Carers Recognition Legislation Under Scrutiny
17 March 2010 at 3:09 pm
Carers Australia has welcomed the tabling of the National Carer Recognition Bill into Federal Parliament as an important first step in the introduction of a broader framework to support carers but not everyone is happy.
Carers Australia CEO Joan Hughes says the legislation is an important landmark and one that the organisation has been working towards for some time.
Hughes says that while this legislation is a valuable progression, many carers still struggle financially, find themselves socially isolated and have difficulties accessing appropriate services.
She says it is important to continue to work towards the development and implementation of more practical measures and supports.
The National Carer Recognition Bill consists of ten core principles that acknowledge the diversity of carers and identify key areas to be addressed in a national carers strategy including health and wellbeing, financial stability and employment and education participation
This legislation is one part of a broader National Carer Recognition Framework announced by Jenny Macklin, Minister for Families, Housing, Community Services and Indigenous Affairs, in October of last year.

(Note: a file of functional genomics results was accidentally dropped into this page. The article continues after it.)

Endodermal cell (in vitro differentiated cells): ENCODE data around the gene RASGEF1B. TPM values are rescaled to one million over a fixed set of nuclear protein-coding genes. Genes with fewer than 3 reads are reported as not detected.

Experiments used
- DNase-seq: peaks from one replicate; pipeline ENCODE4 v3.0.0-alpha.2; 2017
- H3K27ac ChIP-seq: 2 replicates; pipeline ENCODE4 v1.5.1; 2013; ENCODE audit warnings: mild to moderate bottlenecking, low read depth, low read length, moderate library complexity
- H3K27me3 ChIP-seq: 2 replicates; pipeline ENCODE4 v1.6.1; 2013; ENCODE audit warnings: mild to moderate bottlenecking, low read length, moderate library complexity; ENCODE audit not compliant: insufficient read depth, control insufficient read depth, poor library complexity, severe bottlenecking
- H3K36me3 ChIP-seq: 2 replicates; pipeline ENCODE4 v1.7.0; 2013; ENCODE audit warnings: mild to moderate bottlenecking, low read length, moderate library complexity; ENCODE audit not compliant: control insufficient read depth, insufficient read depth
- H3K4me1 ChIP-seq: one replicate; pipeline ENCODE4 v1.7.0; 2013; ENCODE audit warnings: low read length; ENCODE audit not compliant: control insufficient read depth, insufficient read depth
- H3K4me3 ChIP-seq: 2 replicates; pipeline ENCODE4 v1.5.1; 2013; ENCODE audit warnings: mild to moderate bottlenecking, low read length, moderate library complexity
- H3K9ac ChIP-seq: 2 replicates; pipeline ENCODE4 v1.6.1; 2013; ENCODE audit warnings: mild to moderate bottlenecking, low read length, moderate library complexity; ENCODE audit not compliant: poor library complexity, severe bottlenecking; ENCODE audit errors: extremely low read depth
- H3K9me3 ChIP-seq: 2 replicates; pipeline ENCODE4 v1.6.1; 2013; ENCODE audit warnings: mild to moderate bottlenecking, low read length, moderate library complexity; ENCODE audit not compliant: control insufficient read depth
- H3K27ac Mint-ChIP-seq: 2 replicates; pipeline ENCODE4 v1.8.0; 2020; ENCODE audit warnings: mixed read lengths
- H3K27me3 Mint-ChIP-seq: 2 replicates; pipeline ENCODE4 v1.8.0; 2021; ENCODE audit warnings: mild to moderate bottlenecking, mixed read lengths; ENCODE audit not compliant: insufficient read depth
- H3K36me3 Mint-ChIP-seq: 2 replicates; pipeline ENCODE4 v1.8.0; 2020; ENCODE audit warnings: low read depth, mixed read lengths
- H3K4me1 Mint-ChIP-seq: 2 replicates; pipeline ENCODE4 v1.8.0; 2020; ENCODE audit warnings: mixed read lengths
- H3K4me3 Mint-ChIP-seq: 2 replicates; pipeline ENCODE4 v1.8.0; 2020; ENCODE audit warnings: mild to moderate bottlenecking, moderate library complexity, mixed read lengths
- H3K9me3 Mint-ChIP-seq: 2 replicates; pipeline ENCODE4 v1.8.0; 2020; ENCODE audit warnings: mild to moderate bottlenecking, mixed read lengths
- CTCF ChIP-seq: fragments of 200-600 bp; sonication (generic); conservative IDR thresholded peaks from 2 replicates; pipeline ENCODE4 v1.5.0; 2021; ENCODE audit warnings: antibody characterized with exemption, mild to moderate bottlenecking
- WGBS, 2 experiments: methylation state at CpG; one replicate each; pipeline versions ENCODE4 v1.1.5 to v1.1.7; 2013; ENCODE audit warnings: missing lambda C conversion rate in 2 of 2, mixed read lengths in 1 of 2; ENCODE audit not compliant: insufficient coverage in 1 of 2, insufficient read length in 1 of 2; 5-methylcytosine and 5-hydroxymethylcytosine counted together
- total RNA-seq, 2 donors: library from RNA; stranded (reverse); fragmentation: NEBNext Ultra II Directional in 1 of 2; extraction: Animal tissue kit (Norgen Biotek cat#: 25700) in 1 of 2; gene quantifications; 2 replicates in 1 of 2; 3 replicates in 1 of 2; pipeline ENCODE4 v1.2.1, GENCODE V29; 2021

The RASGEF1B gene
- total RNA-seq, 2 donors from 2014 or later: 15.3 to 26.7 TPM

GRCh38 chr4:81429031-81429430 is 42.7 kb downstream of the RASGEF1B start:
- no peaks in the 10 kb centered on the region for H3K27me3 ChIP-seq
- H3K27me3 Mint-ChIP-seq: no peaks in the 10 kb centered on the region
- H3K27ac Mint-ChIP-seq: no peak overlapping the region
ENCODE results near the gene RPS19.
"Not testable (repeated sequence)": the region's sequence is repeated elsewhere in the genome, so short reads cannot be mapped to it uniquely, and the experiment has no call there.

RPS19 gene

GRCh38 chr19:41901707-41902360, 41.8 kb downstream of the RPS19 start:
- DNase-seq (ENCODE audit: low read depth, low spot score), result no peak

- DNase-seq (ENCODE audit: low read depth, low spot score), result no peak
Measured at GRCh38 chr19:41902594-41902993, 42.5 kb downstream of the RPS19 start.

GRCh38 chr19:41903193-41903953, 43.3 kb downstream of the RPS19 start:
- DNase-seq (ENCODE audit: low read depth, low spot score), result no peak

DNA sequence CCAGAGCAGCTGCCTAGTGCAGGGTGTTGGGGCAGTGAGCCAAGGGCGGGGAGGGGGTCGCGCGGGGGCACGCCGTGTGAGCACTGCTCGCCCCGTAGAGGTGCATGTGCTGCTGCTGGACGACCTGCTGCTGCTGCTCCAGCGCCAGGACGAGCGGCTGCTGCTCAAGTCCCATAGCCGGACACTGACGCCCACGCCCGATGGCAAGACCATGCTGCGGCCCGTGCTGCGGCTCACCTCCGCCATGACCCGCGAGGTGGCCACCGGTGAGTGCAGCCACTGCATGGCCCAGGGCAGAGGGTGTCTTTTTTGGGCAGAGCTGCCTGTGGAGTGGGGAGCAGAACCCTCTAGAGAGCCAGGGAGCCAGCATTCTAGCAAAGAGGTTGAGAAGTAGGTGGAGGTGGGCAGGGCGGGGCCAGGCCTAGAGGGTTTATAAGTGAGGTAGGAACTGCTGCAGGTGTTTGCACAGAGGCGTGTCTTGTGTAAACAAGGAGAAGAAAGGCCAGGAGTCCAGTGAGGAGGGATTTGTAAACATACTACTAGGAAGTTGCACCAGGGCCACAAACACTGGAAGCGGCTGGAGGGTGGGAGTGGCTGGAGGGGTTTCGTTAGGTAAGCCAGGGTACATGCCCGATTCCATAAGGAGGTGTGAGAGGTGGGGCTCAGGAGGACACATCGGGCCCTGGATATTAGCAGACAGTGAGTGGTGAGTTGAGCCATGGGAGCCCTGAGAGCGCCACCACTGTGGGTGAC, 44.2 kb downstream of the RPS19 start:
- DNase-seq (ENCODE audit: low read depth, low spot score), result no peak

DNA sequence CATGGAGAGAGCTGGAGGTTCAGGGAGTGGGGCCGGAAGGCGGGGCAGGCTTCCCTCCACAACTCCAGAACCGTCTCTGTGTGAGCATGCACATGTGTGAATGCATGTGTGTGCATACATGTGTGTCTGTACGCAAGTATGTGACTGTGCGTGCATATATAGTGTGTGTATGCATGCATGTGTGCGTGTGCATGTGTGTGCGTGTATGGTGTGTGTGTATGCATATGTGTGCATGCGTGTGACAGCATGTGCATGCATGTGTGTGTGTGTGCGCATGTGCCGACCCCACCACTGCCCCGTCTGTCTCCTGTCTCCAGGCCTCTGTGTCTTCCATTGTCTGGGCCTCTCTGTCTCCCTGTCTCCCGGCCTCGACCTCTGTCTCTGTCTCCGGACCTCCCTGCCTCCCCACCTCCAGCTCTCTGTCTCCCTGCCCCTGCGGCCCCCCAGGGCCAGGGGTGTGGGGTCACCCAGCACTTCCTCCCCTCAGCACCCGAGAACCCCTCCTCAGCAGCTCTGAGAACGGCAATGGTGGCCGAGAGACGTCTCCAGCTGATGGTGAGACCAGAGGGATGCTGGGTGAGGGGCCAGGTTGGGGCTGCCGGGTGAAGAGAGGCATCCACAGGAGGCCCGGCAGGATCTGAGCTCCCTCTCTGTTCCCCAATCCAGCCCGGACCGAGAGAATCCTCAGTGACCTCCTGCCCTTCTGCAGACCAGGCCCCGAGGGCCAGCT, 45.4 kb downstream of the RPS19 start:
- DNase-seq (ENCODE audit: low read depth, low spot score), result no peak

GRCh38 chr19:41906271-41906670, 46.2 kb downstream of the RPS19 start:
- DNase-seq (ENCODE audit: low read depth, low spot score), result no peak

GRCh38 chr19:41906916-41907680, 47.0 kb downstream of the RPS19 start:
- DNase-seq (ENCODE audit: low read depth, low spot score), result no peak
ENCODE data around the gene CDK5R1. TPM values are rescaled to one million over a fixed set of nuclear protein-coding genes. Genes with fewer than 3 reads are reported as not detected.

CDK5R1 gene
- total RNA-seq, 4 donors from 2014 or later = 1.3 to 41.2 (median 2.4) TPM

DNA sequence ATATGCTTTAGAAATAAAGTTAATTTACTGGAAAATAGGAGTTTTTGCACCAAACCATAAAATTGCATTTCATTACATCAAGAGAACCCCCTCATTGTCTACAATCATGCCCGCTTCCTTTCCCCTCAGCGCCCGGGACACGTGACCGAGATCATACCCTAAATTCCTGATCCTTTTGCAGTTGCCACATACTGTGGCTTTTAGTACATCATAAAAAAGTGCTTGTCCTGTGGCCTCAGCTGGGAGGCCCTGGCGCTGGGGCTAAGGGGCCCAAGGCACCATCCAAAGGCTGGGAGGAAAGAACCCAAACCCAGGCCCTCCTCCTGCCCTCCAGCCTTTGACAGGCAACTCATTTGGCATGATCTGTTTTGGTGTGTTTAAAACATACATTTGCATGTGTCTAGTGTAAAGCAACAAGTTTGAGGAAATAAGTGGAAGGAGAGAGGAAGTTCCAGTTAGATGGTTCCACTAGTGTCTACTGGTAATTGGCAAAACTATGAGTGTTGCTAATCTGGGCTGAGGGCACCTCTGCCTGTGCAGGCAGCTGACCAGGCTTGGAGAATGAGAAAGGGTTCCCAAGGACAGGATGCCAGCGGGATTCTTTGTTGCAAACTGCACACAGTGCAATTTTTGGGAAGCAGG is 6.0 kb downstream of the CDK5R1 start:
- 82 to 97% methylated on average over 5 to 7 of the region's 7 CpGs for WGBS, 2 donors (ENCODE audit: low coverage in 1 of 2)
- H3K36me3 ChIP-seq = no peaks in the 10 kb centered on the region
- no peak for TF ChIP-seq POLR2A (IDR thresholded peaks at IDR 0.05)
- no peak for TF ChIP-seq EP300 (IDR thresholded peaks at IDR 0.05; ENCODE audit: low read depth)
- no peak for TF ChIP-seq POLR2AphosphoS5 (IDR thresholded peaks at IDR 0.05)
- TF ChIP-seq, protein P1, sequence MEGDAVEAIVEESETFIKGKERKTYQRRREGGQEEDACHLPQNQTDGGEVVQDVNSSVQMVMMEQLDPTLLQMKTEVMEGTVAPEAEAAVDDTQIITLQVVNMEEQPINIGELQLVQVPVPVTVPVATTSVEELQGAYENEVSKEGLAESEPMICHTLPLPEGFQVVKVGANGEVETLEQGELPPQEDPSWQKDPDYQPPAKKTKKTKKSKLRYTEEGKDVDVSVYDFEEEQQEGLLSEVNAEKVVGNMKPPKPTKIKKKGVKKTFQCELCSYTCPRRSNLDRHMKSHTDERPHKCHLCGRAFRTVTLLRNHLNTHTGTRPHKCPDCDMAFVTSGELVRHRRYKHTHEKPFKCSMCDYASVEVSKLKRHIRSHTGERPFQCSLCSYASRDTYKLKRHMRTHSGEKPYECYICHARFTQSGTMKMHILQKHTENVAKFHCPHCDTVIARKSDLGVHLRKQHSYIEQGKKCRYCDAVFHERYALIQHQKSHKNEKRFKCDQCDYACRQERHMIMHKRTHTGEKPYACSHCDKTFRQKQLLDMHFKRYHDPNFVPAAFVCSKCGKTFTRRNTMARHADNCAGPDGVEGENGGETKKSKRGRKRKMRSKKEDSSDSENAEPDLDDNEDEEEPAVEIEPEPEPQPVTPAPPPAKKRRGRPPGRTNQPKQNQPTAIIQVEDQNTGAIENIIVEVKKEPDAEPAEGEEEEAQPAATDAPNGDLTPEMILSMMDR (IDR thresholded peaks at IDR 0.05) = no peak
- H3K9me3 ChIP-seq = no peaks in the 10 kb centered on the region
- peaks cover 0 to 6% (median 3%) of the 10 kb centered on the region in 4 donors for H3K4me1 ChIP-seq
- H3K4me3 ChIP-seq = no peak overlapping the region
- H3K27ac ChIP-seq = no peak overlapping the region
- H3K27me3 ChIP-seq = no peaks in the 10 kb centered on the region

Under this framework the government has committed to the establishment of national goals and a national carers strategy with the aim of improving policy and service delivery to better support carers.
Carers Australia says all political parties need to come together to ensure that this long awaited legislation is passed.
However, a NSW advocacy group is not so happy about the Carer’s Recognition Bill.
Carers Voice, a NSW lobby group advocating for people with disabilities and family carers says the Bill is the equivalent of Clayton’s Legislation – the legislation you have when you’re not legislating.
Maree Buckwalter, President of Carers Voice, says family carers have lobbied for legislation that gives them legal status, rights and entitlements. However she says now they have a Bill that will legislate for a pat on the back.
Buckwalter says the Bill introduced to the Parliament is a waste of time and toner, because the provisions of the Bill provide for nothing, not even legal status.